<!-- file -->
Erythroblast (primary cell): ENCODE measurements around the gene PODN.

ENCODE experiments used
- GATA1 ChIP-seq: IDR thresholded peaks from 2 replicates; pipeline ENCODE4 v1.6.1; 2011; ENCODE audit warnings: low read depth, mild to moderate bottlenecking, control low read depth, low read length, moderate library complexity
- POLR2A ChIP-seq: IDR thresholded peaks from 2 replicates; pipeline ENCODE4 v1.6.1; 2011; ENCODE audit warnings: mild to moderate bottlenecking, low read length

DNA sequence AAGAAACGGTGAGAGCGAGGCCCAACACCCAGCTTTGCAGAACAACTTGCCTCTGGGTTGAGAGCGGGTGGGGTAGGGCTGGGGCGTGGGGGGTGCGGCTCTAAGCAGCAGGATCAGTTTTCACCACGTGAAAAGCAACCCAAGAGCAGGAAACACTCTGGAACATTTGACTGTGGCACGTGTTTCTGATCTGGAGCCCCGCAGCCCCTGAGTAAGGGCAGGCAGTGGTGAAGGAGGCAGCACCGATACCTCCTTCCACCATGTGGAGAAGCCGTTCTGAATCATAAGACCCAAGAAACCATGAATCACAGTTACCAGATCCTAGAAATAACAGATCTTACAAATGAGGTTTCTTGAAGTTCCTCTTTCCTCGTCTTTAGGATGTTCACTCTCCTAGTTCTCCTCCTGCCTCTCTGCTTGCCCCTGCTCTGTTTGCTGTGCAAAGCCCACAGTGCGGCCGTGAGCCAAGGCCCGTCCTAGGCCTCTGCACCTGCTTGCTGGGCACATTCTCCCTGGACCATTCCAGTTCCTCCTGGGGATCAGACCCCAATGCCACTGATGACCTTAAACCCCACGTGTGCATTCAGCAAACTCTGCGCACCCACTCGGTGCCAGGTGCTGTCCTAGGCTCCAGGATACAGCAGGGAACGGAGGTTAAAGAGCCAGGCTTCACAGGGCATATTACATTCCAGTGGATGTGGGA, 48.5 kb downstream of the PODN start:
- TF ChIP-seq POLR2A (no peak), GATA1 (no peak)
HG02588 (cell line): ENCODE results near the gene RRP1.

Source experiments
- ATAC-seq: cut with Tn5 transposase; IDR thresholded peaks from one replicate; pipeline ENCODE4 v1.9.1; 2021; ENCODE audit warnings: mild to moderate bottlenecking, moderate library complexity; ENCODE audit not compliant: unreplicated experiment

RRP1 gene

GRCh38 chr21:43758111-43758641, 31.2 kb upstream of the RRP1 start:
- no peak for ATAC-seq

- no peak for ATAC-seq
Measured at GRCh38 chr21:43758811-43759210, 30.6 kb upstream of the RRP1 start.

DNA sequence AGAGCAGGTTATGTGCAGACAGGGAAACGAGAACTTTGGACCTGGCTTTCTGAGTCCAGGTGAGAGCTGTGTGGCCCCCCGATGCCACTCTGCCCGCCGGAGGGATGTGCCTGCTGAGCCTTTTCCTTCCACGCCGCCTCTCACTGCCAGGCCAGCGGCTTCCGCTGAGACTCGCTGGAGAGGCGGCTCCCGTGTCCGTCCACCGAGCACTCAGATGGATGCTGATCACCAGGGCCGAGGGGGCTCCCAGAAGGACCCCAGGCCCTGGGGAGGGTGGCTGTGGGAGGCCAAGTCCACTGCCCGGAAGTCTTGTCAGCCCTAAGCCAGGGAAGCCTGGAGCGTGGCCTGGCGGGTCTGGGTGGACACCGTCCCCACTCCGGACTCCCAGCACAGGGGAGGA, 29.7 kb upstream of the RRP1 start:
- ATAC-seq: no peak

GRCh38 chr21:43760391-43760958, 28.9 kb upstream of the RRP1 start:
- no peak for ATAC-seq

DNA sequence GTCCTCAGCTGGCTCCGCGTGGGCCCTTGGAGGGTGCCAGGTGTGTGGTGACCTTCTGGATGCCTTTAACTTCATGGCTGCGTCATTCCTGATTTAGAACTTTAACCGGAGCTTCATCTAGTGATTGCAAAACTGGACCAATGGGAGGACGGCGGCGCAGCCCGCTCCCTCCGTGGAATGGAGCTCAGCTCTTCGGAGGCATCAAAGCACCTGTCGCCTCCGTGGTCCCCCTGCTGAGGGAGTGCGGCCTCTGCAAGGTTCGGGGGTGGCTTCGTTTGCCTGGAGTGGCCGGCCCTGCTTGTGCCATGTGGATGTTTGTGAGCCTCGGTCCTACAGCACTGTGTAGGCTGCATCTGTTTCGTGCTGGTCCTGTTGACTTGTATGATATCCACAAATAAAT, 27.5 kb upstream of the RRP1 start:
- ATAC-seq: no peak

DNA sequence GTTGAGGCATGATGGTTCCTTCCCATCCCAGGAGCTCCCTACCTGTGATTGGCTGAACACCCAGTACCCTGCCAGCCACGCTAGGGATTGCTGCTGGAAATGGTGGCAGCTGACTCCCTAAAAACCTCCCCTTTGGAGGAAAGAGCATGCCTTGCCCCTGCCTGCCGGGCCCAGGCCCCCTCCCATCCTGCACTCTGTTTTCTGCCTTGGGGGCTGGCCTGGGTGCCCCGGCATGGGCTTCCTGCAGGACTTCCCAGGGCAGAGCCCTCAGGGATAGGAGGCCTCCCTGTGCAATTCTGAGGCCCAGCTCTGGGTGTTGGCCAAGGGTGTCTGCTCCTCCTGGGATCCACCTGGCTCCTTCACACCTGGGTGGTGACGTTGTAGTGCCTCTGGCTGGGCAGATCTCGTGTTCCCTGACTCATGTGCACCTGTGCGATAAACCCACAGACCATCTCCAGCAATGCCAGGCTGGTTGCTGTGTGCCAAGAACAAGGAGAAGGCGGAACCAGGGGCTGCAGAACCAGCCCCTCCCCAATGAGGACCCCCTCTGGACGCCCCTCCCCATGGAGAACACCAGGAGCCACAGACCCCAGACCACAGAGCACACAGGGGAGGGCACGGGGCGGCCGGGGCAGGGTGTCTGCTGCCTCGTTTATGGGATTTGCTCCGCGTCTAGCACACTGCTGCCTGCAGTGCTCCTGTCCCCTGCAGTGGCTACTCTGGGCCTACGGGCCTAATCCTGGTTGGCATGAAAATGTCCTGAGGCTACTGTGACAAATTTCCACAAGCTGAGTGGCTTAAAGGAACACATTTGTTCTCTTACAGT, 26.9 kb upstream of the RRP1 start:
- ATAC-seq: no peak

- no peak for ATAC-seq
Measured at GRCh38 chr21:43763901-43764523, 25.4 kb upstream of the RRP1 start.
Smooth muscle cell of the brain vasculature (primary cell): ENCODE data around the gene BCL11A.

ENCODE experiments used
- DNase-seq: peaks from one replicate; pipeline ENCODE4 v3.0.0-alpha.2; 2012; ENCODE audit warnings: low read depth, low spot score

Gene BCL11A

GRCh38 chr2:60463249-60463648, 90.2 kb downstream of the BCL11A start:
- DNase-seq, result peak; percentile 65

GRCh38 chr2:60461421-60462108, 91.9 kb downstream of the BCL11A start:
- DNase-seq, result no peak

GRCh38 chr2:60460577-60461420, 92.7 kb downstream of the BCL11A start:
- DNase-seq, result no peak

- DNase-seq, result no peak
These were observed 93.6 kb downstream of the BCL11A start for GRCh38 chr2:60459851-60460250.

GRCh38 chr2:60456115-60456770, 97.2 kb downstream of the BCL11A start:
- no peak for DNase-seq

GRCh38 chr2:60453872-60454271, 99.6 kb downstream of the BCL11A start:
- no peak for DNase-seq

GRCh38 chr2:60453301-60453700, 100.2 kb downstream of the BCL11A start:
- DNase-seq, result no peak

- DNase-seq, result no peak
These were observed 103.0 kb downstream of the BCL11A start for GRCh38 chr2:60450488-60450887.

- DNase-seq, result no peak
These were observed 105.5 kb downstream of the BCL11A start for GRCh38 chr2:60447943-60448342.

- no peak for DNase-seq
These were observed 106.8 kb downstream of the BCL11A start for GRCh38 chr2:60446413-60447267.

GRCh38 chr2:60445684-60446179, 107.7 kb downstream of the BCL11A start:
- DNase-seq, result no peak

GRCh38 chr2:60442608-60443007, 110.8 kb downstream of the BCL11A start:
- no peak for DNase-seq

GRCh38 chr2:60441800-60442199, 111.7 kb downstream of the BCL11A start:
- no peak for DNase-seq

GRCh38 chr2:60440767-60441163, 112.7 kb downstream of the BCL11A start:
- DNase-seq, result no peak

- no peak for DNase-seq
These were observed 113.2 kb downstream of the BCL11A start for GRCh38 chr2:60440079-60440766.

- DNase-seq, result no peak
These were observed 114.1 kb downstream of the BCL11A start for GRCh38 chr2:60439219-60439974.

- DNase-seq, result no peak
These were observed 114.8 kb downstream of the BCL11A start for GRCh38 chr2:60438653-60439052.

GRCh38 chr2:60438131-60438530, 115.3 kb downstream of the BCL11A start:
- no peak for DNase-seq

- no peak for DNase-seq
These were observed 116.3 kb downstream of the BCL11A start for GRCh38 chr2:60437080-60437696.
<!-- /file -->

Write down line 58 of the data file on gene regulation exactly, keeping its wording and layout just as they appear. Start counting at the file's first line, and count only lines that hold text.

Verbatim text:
These were observed 113.2 kb downstream of the BCL11A start for GRCh38 chr2:60440079-60440766.